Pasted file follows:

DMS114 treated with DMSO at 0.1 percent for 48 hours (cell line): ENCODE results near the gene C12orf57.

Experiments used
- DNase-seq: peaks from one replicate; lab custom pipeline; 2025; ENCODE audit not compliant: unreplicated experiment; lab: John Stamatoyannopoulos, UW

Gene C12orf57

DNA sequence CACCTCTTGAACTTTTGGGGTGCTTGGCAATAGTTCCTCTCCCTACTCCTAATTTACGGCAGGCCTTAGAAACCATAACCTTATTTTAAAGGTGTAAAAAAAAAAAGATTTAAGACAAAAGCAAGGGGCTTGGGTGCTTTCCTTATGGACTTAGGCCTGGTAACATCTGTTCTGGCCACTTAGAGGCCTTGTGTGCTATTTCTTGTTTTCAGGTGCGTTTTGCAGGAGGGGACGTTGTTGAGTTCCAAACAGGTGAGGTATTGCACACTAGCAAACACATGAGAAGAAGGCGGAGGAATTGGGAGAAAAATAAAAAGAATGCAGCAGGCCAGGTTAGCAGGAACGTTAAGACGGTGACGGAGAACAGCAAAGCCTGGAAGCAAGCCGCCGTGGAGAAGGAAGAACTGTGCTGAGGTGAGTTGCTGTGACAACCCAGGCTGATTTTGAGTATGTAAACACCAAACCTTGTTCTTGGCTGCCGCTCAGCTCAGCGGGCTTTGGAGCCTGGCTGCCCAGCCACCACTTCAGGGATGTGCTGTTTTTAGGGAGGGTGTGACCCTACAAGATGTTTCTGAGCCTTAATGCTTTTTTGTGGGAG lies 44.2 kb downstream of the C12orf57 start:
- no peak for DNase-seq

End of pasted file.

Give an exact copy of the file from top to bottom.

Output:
DMS114 treated with DMSO at 0.1 percent for 48 hours (cell line): ENCODE results near the gene C12orf57.

Experiments used
- DNase-seq: peaks from one replicate; lab custom pipeline; 2025; ENCODE audit not compliant: unreplicated experiment; lab: John Stamatoyannopoulos, UW

Gene C12orf57

DNA sequence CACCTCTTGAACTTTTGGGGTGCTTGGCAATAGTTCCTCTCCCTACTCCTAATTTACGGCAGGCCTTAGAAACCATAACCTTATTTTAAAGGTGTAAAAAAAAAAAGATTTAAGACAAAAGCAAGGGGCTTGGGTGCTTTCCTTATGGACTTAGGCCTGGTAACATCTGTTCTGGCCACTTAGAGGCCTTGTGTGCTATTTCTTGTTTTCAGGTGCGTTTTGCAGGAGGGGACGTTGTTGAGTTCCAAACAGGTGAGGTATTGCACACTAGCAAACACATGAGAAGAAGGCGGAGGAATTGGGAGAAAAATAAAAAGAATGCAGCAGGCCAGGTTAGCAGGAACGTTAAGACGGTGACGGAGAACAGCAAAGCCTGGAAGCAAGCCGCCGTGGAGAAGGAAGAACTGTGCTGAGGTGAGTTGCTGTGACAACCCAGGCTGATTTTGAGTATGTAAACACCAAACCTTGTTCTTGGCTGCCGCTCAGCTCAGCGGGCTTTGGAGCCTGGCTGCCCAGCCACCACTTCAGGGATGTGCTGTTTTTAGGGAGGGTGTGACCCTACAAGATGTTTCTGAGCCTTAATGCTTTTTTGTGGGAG lies 44.2 kb downstream of the C12orf57 start:
- no peak for DNase-seq